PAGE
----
By Erin Jenkins.
In July 2022, Arizona Governor Doug Ducey ratified a law that makes it illegal for people to videotape within eight feet of law enforcement activity. Expected to go into effect in September 2022, critics argue the law limits transparency, decreases accountability, and restricts the public’s First Amendment right to free speech. News outlets and the American Civil Liberties Union (ACLU) have recently filed a lawsuit in the U.S. District Court of Arizona challenging the constitutionality of the law.
H.B. 2319: THE LETTER OF THE LAW
The Arizona bill, known as H.B. 2319, was signed into law by Governor Doug Ducey in July of this year. The exact provisions of the law prohibit recording law enforcement activity from within eight feet of where the law enforcement activity is occurring. The restriction does not apply to a person who is the subject of the law enforcement activity; that person retains the right to film their experience so long as they are not “interfering with lawful police actions.” Other exceptions are carved out for traffic stops and police activity that occurs on private property, but only to the extent that they do not interfere with lawful police actions.
The law defines “law enforcement activity” to include questioning a suspicious person, conducting an arrest, issuing a summons, handling an emotionally disturbed person who is exhibiting abnormal behaviors, or otherwise enforcing the law.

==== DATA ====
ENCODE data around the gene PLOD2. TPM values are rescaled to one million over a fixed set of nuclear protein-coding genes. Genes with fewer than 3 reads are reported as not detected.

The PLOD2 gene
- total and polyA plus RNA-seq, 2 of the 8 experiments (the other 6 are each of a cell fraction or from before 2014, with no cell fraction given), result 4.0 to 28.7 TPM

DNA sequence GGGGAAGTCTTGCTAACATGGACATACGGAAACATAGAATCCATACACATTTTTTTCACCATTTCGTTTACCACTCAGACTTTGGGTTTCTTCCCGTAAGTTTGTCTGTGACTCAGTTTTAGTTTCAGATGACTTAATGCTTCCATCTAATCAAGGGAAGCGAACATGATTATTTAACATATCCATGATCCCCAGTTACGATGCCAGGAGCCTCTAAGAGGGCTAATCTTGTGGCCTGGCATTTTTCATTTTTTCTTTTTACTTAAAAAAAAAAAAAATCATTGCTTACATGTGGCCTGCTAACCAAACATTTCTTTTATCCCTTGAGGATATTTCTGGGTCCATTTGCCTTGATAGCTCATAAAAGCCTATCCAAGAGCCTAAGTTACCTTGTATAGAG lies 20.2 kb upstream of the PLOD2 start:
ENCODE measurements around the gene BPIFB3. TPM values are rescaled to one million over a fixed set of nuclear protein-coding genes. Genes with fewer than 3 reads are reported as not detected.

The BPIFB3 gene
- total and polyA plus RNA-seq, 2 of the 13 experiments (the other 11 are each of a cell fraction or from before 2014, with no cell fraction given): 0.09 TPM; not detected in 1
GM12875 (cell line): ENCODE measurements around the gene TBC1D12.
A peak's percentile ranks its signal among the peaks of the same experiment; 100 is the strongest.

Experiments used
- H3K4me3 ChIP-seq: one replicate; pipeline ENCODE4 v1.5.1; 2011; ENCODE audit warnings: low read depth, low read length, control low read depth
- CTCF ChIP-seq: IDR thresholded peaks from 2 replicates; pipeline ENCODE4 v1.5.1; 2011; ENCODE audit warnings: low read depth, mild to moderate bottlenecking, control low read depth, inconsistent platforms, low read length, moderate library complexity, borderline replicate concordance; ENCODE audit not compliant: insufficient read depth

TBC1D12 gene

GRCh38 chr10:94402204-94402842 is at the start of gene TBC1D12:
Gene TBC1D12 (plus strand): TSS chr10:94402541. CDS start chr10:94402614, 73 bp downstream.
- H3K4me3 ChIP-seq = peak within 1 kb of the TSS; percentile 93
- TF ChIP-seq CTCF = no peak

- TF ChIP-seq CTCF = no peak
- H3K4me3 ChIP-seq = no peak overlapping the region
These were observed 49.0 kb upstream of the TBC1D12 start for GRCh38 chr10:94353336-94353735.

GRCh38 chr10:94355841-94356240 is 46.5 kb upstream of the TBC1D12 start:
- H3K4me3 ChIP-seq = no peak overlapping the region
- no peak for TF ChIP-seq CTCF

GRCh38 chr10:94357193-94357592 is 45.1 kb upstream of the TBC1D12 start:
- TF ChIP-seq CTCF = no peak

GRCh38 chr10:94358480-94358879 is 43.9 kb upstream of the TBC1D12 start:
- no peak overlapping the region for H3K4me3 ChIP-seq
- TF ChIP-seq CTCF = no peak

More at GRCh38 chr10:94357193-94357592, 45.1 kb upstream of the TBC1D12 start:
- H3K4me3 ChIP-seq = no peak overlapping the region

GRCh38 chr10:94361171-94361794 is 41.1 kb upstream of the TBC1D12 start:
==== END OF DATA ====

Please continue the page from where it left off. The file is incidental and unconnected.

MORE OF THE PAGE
Violation of the law constitutes a misdemeanor and is punishable by up to 30 days of jail time and fines of up to $500. The law is set to go into effect later this month.
Supporters of H.B. 2319 present a clear argument: no bystander really needs to be that close to police activity. The risk to bystanders who are standing less than eight feet away from potentially dangerous police activity substantially outweighs the benefit of filming from closer range. Police operating in highly tense, potentially dangerous situations may make tragic errors when bystanders stand too close. This puts bystanders in a position to get caught in the crossfire if a situation were to become physically dangerous.
Also, having distractions so close by can make it harder for officers to focus on the law enforcement task at hand. Distractions can lead to a suspect escaping police custody or ditching critical evidence without the police noticing.
An opinion article written by Rep. John Kavanaugh, the bill’s sponsor and a former police officer, reminds the public that the law does not prohibit all filming of police activity; it just prohibits filming within eight feet. Kavanaugh modeled the eight-foot provision off the U.S. Supreme Court’s ruling in Hill v. Colorado. In that case, the Court upheld a law restricting people from coming within eight feet of someone outside of a health care facility for the purpose of getting them to sign a petition, take a pamphlet, or otherwise engage in oral conversation. Following the Court’s logic in Hill, Kavanaugh argues the eight-foot provision is sufficiently limited to balance the compelling interests of safety and effective police work with free speech concerns.
Critics of the law argue that prohibiting the filming of law enforcement activities decreases transparency and stifles accountability. This is especially concerning in Arizona, considering that just one year ago the Department of Justice launched an investigation into allegations of systemic police brutality in Phoenix.
Police reform has been at the forefront of public discourse for several years. Restricting the public’s ability to hold police accountable through video evidence may embolden police to abuse their power without repercussions.